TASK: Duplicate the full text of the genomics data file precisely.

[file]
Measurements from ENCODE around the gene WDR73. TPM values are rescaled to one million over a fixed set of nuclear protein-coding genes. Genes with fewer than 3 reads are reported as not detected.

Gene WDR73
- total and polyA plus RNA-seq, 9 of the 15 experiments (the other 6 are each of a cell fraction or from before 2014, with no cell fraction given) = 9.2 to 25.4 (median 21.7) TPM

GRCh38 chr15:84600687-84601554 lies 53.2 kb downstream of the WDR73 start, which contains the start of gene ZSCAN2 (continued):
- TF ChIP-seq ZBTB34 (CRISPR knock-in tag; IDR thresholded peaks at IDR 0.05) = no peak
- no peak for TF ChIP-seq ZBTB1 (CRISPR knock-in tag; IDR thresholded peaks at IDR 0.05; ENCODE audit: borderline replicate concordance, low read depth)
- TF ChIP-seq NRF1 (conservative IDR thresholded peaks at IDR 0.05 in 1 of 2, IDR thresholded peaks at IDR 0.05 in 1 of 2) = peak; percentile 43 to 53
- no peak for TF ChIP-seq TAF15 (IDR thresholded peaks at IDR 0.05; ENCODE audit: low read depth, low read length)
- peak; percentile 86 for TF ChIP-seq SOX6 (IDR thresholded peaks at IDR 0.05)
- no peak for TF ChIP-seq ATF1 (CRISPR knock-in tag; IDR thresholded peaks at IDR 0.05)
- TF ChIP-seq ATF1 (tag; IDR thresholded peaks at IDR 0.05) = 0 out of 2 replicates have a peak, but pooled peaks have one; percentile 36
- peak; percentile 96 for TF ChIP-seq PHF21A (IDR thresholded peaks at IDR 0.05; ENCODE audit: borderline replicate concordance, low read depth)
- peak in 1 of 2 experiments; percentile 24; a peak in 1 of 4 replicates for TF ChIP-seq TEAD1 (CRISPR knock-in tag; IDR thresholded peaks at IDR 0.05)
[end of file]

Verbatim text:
Measurements from ENCODE around the gene WDR73. TPM values are rescaled to one million over a fixed set of nuclear protein-coding genes. Genes with fewer than 3 reads are reported as not detected.

Gene WDR73
- total and polyA plus RNA-seq, 9 of the 15 experiments (the other 6 are each of a cell fraction or from before 2014, with no cell fraction given) = 9.2 to 25.4 (median 21.7) TPM

GRCh38 chr15:84600687-84601554 lies 53.2 kb downstream of the WDR73 start, which contains the start of gene ZSCAN2 (continued):
- TF ChIP-seq ZBTB34 (CRISPR knock-in tag; IDR thresholded peaks at IDR 0.05) = no peak
- no peak for TF ChIP-seq ZBTB1 (CRISPR knock-in tag; IDR thresholded peaks at IDR 0.05; ENCODE audit: borderline replicate concordance, low read depth)
- TF ChIP-seq NRF1 (conservative IDR thresholded peaks at IDR 0.05 in 1 of 2, IDR thresholded peaks at IDR 0.05 in 1 of 2) = peak; percentile 43 to 53
- no peak for TF ChIP-seq TAF15 (IDR thresholded peaks at IDR 0.05; ENCODE audit: low read depth, low read length)
- peak; percentile 86 for TF ChIP-seq SOX6 (IDR thresholded peaks at IDR 0.05)
- no peak for TF ChIP-seq ATF1 (CRISPR knock-in tag; IDR thresholded peaks at IDR 0.05)
- TF ChIP-seq ATF1 (tag; IDR thresholded peaks at IDR 0.05) = 0 out of 2 replicates have a peak, but pooled peaks have one; percentile 36
- peak; percentile 96 for TF ChIP-seq PHF21A (IDR thresholded peaks at IDR 0.05; ENCODE audit: borderline replicate concordance, low read depth)
- peak in 1 of 2 experiments; percentile 24; a peak in 1 of 4 replicates for TF ChIP-seq TEAD1 (CRISPR knock-in tag; IDR thresholded peaks at IDR 0.05)